The Giant's Causeway
Mon 25 Jul 2022 06:41
The curves of the inner walls of the volcanic area, dressed in a mantle of green are sensuous and contrast fabulously with the straight, regular sides of the basalt rocks. The volcanic activity that created these rocks took place fifty to sixty million years ago when Finn MacCool, a local giant, built the stepping stones so he could go and deal with his Scottish rival. Well the 'Cool' bit is real. As the molten magma cooled and solidified and went on cooling until it reached the temperature of between 840 and 890C and at this point, due to the shrinkage, it cracked and it was the behaviour of the cracks that formed the mostly hexagonal shaped rocks.
We decided to take the Red route so we could look down on the area from above before exploring it close up. I have written more about it in the blog 'Secrets of Lough Swilly and Beyond' so I'll let you enjoy the photos now.
The castle we saw from the bus on the way to the Causeway and back to Derry is Dunluce Castle which would have been a fine excursion had we still got the energy. The present castle was rebuilt at the very beginning of the sixteenth century by the McQuillan family and was taken from them in battle by the MacDonnells. The film 'A Shine of Rainbows' was filmed at the castle in 2009 and it appeared in The Game of Thrones as the House of Greyjoy.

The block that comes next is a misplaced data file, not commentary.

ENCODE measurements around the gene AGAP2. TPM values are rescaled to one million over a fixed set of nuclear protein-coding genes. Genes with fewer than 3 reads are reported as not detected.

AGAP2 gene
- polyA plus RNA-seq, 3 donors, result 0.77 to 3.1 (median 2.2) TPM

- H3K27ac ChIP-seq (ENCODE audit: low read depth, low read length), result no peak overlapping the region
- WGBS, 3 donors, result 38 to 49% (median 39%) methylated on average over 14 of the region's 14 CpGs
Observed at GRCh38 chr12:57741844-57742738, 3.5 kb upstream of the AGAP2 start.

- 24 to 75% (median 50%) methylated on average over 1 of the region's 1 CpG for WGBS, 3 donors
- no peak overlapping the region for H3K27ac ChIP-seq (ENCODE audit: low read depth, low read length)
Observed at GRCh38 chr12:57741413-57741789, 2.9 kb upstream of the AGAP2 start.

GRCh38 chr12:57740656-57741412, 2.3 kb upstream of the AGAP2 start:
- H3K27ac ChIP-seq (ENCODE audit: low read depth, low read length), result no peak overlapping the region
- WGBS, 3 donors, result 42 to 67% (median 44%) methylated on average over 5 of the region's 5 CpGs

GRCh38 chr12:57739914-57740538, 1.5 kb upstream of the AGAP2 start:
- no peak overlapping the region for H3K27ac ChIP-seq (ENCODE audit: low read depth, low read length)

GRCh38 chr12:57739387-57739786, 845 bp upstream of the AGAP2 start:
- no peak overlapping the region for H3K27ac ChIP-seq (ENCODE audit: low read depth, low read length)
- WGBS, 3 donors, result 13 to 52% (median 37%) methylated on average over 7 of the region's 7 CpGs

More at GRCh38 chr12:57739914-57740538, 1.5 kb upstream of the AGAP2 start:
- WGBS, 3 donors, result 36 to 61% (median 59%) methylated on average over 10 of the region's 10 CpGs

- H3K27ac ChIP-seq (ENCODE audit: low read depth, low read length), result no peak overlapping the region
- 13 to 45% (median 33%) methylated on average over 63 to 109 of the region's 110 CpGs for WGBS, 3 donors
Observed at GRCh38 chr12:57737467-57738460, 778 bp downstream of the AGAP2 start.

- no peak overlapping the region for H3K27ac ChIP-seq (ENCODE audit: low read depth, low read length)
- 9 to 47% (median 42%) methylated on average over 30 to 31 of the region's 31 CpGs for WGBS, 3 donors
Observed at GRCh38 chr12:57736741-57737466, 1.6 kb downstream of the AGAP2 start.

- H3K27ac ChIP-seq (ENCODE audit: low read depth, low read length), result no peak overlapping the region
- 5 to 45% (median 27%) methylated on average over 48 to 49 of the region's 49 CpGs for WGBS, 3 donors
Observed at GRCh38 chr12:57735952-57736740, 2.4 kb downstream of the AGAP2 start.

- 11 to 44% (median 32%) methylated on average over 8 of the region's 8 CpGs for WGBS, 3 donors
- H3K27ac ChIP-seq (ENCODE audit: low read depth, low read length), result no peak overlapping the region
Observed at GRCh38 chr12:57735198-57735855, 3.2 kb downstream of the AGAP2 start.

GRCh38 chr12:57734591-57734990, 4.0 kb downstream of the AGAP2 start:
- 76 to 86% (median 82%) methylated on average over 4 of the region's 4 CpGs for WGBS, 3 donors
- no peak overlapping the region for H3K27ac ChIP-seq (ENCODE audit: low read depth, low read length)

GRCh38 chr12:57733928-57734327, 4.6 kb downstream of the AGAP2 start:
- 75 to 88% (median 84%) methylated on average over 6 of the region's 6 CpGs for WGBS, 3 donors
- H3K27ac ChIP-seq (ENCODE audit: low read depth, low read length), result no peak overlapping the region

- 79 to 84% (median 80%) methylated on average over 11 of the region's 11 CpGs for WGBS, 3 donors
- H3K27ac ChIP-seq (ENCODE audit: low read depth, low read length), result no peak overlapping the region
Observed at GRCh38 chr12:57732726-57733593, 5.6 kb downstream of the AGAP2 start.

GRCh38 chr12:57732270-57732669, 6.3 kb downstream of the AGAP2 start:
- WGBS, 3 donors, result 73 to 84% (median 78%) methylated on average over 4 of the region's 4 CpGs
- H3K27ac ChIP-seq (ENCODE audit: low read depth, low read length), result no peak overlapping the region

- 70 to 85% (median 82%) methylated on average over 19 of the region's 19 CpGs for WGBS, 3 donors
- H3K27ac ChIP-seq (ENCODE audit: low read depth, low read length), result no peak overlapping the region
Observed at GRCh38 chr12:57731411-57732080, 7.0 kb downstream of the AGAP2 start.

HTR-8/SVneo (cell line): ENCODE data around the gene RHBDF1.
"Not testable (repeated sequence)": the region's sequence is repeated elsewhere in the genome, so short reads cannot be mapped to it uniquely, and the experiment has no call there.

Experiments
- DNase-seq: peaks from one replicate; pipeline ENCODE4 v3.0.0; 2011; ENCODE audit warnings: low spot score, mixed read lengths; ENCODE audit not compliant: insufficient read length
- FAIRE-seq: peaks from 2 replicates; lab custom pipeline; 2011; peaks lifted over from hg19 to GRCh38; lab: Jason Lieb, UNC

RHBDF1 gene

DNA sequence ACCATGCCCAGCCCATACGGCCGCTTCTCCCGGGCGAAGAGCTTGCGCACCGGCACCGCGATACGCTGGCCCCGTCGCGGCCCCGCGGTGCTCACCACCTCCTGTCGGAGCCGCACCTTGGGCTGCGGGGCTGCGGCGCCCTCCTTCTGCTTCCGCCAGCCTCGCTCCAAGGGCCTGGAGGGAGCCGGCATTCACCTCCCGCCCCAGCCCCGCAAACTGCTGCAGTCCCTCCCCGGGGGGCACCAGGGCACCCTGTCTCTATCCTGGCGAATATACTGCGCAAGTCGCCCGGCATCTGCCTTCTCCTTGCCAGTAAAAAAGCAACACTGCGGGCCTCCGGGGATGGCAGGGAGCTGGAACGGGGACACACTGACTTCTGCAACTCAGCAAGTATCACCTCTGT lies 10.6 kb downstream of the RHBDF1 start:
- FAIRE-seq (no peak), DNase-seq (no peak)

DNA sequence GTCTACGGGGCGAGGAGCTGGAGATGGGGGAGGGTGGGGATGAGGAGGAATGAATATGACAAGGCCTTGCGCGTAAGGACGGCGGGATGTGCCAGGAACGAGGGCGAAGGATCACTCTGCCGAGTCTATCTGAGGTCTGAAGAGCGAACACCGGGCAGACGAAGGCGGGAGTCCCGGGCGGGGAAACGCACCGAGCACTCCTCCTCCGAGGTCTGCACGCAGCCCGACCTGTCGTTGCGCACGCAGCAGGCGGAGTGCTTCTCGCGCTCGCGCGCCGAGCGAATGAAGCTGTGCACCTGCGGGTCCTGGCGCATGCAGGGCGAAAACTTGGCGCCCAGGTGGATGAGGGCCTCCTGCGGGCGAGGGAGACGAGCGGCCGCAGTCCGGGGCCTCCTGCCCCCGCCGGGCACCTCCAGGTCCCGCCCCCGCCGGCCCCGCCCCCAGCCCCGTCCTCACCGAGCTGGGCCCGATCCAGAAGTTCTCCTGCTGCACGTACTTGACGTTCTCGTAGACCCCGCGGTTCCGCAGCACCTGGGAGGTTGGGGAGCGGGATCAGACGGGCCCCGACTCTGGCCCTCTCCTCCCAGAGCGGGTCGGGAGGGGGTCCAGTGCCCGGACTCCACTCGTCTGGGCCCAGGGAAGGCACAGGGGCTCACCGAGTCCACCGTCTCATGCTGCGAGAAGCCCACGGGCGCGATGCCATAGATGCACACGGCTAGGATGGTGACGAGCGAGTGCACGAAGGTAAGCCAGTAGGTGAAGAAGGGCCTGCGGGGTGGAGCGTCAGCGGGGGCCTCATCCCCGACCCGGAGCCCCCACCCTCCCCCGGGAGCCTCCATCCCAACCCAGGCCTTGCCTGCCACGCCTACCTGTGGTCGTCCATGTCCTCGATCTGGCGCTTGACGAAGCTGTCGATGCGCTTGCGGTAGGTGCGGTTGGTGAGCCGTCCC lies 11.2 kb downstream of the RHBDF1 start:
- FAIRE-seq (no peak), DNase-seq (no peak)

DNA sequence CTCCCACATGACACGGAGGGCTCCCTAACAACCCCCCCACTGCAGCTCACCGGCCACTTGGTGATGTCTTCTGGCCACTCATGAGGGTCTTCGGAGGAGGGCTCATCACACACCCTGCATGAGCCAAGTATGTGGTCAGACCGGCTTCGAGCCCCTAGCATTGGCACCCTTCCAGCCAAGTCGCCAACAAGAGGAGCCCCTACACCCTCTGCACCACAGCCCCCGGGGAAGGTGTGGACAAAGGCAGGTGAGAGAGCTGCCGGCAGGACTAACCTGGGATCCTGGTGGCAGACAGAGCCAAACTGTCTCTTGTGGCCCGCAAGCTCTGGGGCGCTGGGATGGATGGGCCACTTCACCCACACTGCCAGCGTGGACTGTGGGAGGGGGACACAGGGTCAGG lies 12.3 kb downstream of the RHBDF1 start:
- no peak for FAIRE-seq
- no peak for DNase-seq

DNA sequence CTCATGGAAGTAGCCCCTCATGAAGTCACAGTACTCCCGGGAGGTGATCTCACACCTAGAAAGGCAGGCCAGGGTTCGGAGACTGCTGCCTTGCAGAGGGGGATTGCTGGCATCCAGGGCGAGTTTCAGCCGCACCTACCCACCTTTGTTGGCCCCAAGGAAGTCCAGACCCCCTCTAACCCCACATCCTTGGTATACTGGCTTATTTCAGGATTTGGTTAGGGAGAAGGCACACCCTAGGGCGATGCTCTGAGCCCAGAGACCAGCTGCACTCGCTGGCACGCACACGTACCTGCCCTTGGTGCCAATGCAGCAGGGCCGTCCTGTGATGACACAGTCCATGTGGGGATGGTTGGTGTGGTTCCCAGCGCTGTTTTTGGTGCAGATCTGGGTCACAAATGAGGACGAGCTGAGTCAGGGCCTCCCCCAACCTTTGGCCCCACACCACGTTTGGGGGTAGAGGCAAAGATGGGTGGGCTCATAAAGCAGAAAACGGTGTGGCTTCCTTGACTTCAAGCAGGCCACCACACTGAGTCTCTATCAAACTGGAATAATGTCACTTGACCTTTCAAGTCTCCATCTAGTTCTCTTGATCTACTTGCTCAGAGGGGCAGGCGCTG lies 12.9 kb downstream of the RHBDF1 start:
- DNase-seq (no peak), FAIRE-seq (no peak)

The causeway itself is in the middle of the second picture pointing out to sea. You can see beneath the avalanches of rock that there are many more columns as yet still hidden. We were lucky to be there at low tide, the grey area of rock would be concealed at high tide and the causeway would look much smaller!
I was amazed by the little valley of rock balls made up of much smaller fragments stuck together, maybe as they rolled downhill over a rocky surface and grew in size because they were sticky, like a rolling snowball.
Apparently, when rain forms thousands of rock pools in the concave rocks and then the sun shines on them, the glittering effect over the entire area is spectacular. A week camping nearby would be beneficial here.
The last few photos starting with Dunluce Castle I took with my little Lumix camera. You may see the contrast in quality. So I am now trying to wean myself off it in favour of the Canon EOS 600D, but the Lumix is so handy!
This email has been checked for viruses by Avast antivirus software.